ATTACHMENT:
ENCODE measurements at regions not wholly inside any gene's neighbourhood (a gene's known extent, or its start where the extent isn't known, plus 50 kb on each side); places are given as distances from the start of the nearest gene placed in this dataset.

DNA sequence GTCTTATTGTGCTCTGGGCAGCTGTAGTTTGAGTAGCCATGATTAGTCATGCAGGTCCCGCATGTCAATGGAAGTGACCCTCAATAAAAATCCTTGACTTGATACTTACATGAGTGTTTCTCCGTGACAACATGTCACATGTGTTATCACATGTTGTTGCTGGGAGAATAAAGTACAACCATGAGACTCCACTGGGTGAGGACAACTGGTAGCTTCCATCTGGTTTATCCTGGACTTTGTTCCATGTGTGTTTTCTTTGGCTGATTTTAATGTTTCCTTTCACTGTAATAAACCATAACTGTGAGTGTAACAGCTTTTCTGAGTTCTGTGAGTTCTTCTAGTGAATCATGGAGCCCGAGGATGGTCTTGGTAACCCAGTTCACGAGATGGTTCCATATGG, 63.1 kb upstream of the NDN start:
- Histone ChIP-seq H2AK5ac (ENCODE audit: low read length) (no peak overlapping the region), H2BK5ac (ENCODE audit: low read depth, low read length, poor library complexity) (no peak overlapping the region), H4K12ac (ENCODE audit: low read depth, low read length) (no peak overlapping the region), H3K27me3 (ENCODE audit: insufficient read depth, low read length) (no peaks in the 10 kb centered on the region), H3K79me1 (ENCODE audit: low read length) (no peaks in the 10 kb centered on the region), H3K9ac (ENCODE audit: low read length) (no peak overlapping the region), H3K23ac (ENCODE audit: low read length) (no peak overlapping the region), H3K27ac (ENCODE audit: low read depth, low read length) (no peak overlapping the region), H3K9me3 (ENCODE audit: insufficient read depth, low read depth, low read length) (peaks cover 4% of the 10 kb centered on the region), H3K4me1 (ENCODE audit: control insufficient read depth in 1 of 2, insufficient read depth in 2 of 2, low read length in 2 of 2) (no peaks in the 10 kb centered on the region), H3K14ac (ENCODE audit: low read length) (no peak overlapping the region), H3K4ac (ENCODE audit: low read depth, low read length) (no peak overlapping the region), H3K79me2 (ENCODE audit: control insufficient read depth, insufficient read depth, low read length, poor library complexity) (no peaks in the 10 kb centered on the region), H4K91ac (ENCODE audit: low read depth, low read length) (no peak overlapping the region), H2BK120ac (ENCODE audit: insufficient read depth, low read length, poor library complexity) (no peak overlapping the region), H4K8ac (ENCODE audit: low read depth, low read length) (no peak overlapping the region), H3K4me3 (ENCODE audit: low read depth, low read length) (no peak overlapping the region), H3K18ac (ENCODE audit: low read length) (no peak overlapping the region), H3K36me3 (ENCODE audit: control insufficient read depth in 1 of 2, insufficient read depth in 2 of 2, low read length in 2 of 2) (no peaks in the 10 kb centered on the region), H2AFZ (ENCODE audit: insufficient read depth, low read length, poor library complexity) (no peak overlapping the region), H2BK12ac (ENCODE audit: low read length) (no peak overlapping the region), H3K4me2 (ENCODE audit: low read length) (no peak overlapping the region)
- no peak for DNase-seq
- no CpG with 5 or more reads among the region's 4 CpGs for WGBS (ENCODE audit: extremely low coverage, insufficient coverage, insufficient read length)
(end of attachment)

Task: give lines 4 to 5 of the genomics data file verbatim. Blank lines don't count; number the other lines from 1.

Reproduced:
- no peak for DNase-seq
- no CpG with 5 or more reads among the region's 4 CpGs for WGBS (ENCODE audit: extremely low coverage, insufficient coverage, insufficient read length)